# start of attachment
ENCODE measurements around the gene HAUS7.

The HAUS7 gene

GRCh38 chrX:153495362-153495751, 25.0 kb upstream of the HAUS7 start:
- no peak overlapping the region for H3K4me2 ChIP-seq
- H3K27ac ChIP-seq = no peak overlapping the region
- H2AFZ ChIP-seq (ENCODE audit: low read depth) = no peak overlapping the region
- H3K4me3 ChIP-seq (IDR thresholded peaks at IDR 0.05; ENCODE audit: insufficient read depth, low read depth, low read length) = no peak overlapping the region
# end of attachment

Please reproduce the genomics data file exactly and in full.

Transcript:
ENCODE measurements around the gene HAUS7.

The HAUS7 gene

GRCh38 chrX:153495362-153495751, 25.0 kb upstream of the HAUS7 start:
- no peak overlapping the region for H3K4me2 ChIP-seq
- H3K27ac ChIP-seq = no peak overlapping the region
- H2AFZ ChIP-seq (ENCODE audit: low read depth) = no peak overlapping the region
- H3K4me3 ChIP-seq (IDR thresholded peaks at IDR 0.05; ENCODE audit: insufficient read depth, low read depth, low read length) = no peak overlapping the region